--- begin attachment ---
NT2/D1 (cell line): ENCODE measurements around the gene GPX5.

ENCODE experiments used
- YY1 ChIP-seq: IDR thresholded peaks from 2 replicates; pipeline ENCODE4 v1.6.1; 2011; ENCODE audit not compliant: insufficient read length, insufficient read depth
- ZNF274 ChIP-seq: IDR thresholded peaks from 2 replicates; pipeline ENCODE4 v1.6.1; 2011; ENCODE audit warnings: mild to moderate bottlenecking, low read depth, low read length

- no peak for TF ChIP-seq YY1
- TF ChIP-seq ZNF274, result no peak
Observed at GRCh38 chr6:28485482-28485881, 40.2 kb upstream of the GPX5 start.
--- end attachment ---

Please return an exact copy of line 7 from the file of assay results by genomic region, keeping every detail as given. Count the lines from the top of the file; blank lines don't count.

Observed at GRCh38 chr6:28485482-28485881, 40.2 kb upstream of the GPX5 start.